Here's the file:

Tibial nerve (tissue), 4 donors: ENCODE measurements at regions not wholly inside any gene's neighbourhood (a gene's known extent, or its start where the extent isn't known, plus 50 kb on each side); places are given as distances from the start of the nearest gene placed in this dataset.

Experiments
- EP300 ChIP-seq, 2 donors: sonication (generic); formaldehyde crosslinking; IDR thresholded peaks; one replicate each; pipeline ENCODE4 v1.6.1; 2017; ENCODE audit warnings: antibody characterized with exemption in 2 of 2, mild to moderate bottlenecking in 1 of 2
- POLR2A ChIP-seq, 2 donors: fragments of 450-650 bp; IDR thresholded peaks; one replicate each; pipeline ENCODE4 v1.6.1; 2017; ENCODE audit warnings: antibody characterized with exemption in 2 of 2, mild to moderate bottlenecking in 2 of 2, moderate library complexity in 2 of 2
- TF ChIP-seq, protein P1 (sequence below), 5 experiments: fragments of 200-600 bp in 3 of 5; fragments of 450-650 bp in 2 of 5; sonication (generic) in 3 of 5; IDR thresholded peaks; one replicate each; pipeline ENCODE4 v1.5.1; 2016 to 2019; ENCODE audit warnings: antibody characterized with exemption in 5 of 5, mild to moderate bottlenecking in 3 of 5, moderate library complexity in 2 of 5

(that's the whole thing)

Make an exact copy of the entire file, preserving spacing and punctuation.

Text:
Tibial nerve (tissue), 4 donors: ENCODE measurements at regions not wholly inside any gene's neighbourhood (a gene's known extent, or its start where the extent isn't known, plus 50 kb on each side); places are given as distances from the start of the nearest gene placed in this dataset.

Experiments
- EP300 ChIP-seq, 2 donors: sonication (generic); formaldehyde crosslinking; IDR thresholded peaks; one replicate each; pipeline ENCODE4 v1.6.1; 2017; ENCODE audit warnings: antibody characterized with exemption in 2 of 2, mild to moderate bottlenecking in 1 of 2
- POLR2A ChIP-seq, 2 donors: fragments of 450-650 bp; IDR thresholded peaks; one replicate each; pipeline ENCODE4 v1.6.1; 2017; ENCODE audit warnings: antibody characterized with exemption in 2 of 2, mild to moderate bottlenecking in 2 of 2, moderate library complexity in 2 of 2
- TF ChIP-seq, protein P1 (sequence below), 5 experiments: fragments of 200-600 bp in 3 of 5; fragments of 450-650 bp in 2 of 5; sonication (generic) in 3 of 5; IDR thresholded peaks; one replicate each; pipeline ENCODE4 v1.5.1; 2016 to 2019; ENCODE audit warnings: antibody characterized with exemption in 5 of 5, mild to moderate bottlenecking in 3 of 5, moderate library complexity in 2 of 5